YUM remains on the Best Ideas list as a long.
- YUM’s balance sheet is significantly underleveraged, highlighted mostly recently by the WEN recapitalization.
- Management must de-risk the business from its significant exposure to China.
- YUM is significantly undervalued and has many levers to pull to enhance shareholder value.
YUM’s Underleveraged Balance Sheet
“We plan to take advantage of the current capital markets environment and low interest rates to recapitalize our balance sheet, targeting a leverage ratio of five to six times net debt to 2014 Adjusted EBITDA.”
–Wendy’s CEO, Emil Brolick
This morning, Wendy’s announced recapitalization and additional refranchising plans. Through a leveraged recapitalization, management plans to take net debt to 2014 adj. EBITDA up to 5-6x in order to raise money and, in turn, allow them to return substantial cash to shareholders through share repurchases and, to a lesser extent, dividends. Wendy’s shares are up more than 5% on the news.
In our view, this news exposes YUM’s underleveraged balance sheet in a very public manner. A leveraged recap was a critical component of the long thesis we laid out in December in a Black Book. The market is allowing restaurant companies to lever up to 5-6x “for free.” BKW (now QSR) levered up to 7-8x and was rewarded handsomely for it. In the case of YUM, all we are asking for is close to 5x, which would allow the company to repurchase ~40% of its equity value.
The stock has been flat for the better part of the past three years, making it an ideal time to announce a transaction of this nature. If management refuses to go this route, we find it highly likely that an outside force will step in to push for it.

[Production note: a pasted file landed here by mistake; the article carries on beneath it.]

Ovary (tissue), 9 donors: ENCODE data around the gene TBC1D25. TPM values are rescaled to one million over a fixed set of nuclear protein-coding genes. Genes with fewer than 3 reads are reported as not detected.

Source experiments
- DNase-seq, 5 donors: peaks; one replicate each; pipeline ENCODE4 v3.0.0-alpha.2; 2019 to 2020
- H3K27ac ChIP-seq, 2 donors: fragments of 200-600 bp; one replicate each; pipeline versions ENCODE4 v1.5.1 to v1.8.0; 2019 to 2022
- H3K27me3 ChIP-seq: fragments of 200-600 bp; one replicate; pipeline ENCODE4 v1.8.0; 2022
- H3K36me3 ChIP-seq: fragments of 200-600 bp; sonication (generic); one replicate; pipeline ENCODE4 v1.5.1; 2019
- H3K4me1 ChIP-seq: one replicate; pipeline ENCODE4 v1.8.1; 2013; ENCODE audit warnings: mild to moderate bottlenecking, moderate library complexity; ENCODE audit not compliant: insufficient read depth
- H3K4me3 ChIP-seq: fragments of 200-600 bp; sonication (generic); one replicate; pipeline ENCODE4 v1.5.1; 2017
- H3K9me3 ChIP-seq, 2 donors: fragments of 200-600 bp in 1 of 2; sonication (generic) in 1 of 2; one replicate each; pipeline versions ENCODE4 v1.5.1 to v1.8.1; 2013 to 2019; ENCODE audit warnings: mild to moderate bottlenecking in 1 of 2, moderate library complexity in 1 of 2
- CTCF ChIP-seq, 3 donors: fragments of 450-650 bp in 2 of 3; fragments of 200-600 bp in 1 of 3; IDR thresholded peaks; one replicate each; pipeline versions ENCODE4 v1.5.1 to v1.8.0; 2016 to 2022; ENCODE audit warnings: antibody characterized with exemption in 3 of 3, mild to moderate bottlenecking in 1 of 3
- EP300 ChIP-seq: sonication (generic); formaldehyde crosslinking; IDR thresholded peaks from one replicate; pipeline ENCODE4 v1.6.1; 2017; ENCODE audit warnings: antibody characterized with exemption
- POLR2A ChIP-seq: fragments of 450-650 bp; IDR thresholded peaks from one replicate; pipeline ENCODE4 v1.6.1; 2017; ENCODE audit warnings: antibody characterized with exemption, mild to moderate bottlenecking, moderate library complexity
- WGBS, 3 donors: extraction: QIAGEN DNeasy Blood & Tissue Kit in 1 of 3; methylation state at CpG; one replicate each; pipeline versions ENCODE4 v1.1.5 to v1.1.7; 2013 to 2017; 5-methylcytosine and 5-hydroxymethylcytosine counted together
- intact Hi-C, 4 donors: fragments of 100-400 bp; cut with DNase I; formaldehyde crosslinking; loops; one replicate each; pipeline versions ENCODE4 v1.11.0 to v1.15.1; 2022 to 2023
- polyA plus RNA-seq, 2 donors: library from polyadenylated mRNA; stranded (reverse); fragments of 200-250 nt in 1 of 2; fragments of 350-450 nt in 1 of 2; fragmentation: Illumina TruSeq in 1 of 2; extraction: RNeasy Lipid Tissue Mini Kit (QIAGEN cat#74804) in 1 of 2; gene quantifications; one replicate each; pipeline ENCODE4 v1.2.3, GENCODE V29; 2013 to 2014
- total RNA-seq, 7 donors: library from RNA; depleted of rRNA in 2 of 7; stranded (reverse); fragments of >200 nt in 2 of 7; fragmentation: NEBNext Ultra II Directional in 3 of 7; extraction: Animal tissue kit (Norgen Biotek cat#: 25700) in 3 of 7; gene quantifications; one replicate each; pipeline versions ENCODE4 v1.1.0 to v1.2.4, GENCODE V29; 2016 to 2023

Opportunity to De-Risk the China Business
“We expect that the net result will be a reduction in Company-operated restaurant ownership to approximately 5 percent of the total system by the middle of 2016. We believe this reduction in ownership will result in pretax cash proceeds of approximately $400 to $475 million and significantly reduce future capital expenditure requirements.”
-Wendy’s CEO, Emil Brolick
Wendy’s initiative to further evolve its system optimization initiative by reducing the percentage of company-operated restaurants from 15% to 5% is a stark reminder of the attractiveness of the franchise model.
In particular, it reminded us of the opportunity for YUM to refranchise aggressively in China in order to de-risk the business from the recent and, likely, ongoing volatility. Yum China represents a nasty mix for YUM – the business is under pressure and it is a significant part of the company’s overall financial performance.
Not only are global asset light models are trading at a premium to the group, but it’s also an ideal time to be a seller of restaurant assets. If you're sitting on the board, you must consider that now is the right time to pursue a transformational transaction of this nature.
SOTP Analysis Suggests Significant Upside
YUM is a great company, with great brands, that has dramatically underperformed its peers over the past one, three, and five years. We believe both the external (sales trends are positive, multiples are at peak levels, strong demand for restaurant assets, strong demand for global brands) and internal (management changes, structural changes, underleveraged balance sheet) environment make for a perfect time to affect change at YUM.
Despite significant global unit growth potential, high margins, significant FCF, and high returns, the company continues to trade at a significant discount to its intrinsic value – which may not last for long. Management has a number of levers at its disposal to enhance shareholder value and must pull them – before they no longer have a choice.